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|Future Santa Monica Ballot Could Feature Parks-Funding Tax Measure|
By Jonathan Friedman
April 24, 2017 -- Santa Monica does not have enough parks, and there is not enough money in the budget to increase the number or to upgrade the existing ones.
What could alter this situation is a new tax, or “local funding measure,” as Ginsberg called it in a report that will be reviewed by the City Council at its meeting on Tuesday.
Ginsberg has recommended the council authorize Goodwin Simon Strategic Research to conduct a scientific poll of residents to determine if they are interested in a parks tax measure for the November 2018 ballot.
Goodwin Simon has done previous polls for the City, including two that led to Measure GSH, a half-cent sales tax proposal that voters approved last year to fund public schools and affordable housing programs.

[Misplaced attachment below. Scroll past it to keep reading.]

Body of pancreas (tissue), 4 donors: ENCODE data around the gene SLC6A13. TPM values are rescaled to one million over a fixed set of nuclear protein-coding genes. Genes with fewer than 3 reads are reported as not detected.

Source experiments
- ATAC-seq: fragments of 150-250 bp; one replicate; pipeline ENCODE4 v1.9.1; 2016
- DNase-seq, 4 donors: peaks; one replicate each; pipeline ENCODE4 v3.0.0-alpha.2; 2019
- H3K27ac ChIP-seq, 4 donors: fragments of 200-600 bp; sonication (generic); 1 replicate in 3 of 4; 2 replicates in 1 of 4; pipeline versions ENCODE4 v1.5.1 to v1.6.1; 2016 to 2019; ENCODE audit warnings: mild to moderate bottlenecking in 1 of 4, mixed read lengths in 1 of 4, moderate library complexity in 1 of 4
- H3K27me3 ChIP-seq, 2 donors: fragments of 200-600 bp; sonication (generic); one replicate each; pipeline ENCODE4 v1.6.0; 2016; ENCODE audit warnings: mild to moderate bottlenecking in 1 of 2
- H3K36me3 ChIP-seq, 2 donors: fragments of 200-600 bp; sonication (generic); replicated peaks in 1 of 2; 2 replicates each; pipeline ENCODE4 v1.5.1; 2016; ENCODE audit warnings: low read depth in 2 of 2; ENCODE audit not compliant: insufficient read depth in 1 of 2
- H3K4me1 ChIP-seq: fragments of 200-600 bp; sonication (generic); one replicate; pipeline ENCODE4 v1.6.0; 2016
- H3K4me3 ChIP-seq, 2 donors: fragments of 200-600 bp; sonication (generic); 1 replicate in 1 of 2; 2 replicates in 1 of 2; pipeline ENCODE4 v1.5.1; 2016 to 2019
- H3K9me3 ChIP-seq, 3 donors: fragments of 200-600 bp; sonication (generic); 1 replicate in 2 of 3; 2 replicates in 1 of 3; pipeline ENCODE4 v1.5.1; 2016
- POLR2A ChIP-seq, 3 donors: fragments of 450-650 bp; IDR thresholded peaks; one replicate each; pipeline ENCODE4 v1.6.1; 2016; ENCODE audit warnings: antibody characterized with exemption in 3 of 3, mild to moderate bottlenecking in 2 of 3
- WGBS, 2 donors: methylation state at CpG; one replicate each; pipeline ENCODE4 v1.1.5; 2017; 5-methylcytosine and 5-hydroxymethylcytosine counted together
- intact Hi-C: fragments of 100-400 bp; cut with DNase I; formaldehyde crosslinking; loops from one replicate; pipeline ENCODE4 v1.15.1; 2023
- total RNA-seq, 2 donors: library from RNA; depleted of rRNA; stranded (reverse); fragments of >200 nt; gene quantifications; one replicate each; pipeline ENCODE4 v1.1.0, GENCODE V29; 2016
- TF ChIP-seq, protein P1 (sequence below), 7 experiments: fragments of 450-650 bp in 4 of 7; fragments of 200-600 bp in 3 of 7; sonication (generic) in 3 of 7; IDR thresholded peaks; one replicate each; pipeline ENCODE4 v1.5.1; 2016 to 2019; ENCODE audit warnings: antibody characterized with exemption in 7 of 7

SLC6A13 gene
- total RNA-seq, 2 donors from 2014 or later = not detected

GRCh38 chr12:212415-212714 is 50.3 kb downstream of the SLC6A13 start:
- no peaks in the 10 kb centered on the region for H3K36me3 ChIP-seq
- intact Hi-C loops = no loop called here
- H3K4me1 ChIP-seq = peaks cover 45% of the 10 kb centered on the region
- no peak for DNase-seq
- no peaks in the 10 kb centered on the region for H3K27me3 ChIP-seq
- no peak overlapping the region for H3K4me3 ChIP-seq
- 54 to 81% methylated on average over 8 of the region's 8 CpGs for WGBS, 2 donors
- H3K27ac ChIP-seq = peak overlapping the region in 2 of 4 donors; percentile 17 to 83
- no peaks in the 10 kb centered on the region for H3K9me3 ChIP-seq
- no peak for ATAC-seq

Although Santa Monica has expanded its total parkland in the past 20 years from 112.7 acres to 137 acres, Ginsberg wrote, the city is significantly below the countywide average.
“While expanding park acreage in Santa Monica is desired, future funding for parks expansion and for upgrades to existing parks will be very limited due to budget realities, hampering the ability to implement a number of the projects that Council has already funded for design,” Ginsberg wrote.
The most money can be generated through a general obligation bond (no specific financial numbers are included in the report) that would be repaid through an increase to residents’ tax bill, according to Ginsberg.
This bond proposal would require two-thirds support for passage.
Santa Monica officials have some idea about voter interest in parks-funding tax measures based on polling last year by Goodwin Simon. While funding for parks did not spark as much interest as funding for schools, it was high.
The poll determined 62 percent of voters would have supported a half-cent sales tax measure that funded affordable housing and parks.
That measure will bring $10 million into Santa Monica over the next 10 years and make the City eligible for further competitive grants, according to Ginsberg.
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